1,200 Ukrainian refugees already in Catalonia, with 2,000 beds ready
Red Cross sending three trailers of humanitarian aid expected to help 11,000 people in Eastern Europe
Around 1,200 refugees fleeing from the war in Ukraine are already in Catalonia, the government revealed on Tuesday.
They are arriving by car, bus, train, and at least 200 of them have come to Catalonia by plane. Most of them are women with children. Some have relatives or acquaintances in Catalonia that will take them in.
Cabinet spokesperson Patrícia Plaja said that on top of the 400 beds that were already made available shortly after the war broke out, another 2,000 will be ready in the near future, as well as more provided by the Spanish government.
Indeed, Catalonia will have one of the three largest reception centers for Ukrainians in Spain. The Spanish migration minister told Spanish radio station RNE on Monday that Madrid and Alacant (Alicante) will also have welcome centers, saying the three locations were "close to the main networks of the Ukrainian community," although the exact municipalities have not been disclosed.
Plaja also called on the public to help during this humanitarian crisis through NGOs and other organizations active on site in Eastern Europe.
Those willing to host minors without guardians have to start the process by sending an email to firstname.lastname@example.org. This is an email address to get in touch with Catalonia's child and teenager care department (DGAIA).
The government's equality department has also set up an email address for Ukrainians arriving in Catalonia: email@example.com. Psychological help, interpreters and legal advice are offered through this email address and the 012 hotline.
The email address firstname.lastname@example.org, set up by Barcelona's lawyers association (ICAB), is also available to provide legal advice for Ukrainians wanting to move to Catalonia. This is part of ICAB's 'Ukrainian Population Assistance', providing legal help not only to potential refugees, but also to NGOs and organizations willing to help in the region.
100 child refugees from Nikopol orphanages
Some non-governmental organizations are making efforts to welcome Ukrainians. Around 100 child refugees from the Ukrainian city of Nikopol will be welcomed to Catalonia from Wednesday.
TANU, a charity based in Terrassa that has managed programs bringing children from Nikopol to Catalonia since 1999, has launched a special initiative to find foster homes to take in refugees from orphanages in the city.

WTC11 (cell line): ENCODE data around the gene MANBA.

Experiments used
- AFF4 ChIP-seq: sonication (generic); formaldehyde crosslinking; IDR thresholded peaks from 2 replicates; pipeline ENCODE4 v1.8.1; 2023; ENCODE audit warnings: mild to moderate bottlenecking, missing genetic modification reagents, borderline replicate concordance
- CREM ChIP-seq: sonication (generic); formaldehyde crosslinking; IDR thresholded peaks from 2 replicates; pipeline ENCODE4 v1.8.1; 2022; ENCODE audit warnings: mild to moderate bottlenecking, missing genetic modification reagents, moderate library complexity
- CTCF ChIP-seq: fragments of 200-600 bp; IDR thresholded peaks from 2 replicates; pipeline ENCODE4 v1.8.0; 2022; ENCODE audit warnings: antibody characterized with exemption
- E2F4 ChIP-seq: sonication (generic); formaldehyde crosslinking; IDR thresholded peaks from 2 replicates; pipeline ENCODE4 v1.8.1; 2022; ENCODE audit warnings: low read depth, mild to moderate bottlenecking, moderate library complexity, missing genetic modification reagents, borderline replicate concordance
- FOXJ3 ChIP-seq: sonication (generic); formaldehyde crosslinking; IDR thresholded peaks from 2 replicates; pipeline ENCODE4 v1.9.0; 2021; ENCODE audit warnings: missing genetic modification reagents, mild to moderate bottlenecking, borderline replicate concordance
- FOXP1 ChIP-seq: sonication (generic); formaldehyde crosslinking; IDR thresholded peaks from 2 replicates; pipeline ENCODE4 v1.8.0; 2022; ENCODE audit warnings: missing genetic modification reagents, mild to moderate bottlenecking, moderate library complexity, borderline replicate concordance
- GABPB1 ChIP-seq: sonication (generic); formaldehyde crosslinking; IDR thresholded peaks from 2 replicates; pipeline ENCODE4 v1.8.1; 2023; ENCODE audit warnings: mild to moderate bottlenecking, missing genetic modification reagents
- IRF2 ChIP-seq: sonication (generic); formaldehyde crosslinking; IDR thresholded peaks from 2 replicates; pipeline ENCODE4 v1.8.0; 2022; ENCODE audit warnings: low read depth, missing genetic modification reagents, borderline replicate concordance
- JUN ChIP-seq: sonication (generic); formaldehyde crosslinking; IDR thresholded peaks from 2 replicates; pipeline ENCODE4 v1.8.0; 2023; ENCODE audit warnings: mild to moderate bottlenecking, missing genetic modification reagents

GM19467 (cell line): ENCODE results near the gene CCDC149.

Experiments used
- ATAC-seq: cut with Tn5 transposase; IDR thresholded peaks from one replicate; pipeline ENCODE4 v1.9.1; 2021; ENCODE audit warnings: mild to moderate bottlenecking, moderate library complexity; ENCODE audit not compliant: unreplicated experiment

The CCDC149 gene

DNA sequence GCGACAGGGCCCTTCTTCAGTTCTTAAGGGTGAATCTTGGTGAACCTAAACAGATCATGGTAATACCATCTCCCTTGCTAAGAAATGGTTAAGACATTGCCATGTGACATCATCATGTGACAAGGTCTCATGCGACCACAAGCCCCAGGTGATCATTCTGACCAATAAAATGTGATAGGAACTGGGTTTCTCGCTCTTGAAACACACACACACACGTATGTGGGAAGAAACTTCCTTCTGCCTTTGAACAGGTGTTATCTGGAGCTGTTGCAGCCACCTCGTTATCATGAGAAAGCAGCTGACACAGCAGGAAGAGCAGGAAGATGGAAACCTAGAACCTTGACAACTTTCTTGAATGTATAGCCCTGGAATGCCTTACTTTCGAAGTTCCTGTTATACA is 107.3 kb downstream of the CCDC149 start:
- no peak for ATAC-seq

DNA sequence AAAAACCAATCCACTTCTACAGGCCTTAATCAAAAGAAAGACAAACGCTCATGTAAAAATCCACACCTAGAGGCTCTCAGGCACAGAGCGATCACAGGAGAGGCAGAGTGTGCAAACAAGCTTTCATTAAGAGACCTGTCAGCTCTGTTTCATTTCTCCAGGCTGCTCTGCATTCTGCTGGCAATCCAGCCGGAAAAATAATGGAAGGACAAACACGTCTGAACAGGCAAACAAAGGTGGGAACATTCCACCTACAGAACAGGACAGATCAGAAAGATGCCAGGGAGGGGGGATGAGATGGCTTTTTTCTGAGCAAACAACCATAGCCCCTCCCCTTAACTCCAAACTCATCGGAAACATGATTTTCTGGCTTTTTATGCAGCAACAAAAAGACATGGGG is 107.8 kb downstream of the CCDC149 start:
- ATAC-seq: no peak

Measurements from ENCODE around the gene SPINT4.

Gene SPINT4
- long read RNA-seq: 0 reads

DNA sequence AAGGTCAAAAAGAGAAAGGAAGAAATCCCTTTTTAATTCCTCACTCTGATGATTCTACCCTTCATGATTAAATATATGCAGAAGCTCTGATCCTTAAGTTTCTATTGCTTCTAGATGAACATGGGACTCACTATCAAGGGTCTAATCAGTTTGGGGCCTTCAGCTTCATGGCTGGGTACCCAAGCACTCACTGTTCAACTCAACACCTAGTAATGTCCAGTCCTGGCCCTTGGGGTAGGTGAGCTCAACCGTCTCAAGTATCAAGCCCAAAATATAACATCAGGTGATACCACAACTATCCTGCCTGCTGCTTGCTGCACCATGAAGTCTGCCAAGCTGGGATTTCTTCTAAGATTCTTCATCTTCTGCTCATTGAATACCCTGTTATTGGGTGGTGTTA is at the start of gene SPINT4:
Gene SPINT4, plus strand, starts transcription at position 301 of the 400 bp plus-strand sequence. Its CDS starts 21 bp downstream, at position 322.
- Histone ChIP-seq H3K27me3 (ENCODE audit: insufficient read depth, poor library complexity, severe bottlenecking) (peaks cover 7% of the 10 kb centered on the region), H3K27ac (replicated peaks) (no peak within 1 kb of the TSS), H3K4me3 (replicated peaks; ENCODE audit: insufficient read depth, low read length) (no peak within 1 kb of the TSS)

Temporary custody has already been given to families who have offered to help, many of whom have previously taken in children via TANU.
The majority of the boys and girls arriving already have a basic level of Catalan or Spanish, as many of them have stayed with Catalan host families during Christmas and summer vacations, as part of the NGO's program.
On this occasion, however, the war in Ukraine means that they will stay in Catalonia for as long as necessary, until it is safe for them to return.
Red Cross sends three trucks to Hungary
The Red Cross is also working to welcome refugees, as well as sending humanitarian aid.
On Tuesday, the NGO sent three trailers from Catalonia with 1,600 blankets, 5,000 plastic tarpaulins, 1,913 cooking kits and other specialized material that Red Cross has used before in conflicts.
It is the third time that the organization has sent trucks with humanitarian aid from Spain – in total, 15 lorries will have been sent in these past two weeks.
The trucks began their journey by road from Sant Martí de Tous, in central Catalonia, and will travel to Hungary, where an International Federation of Red Cross and Red Crescent Societies (IFRC) hub is located. From there, the material will be distributed to those in need in Ukraine, Hungary, Poland, Romania, Moldova, Russia and Slovakia.
Spanish government simplifies bureaucracy for refugees
The Spanish government is also easing the arrival of refugees, simplifying the bureaucracy they have to go through.
The cabinet meeting on Tuesday agreed that Ukrainians will be able to "directly" obtain residence and work permits.
This is a temporary measure that applies to those fleeing from war, but also to those who were in Spain prior to February 24 and cannot return to their country now.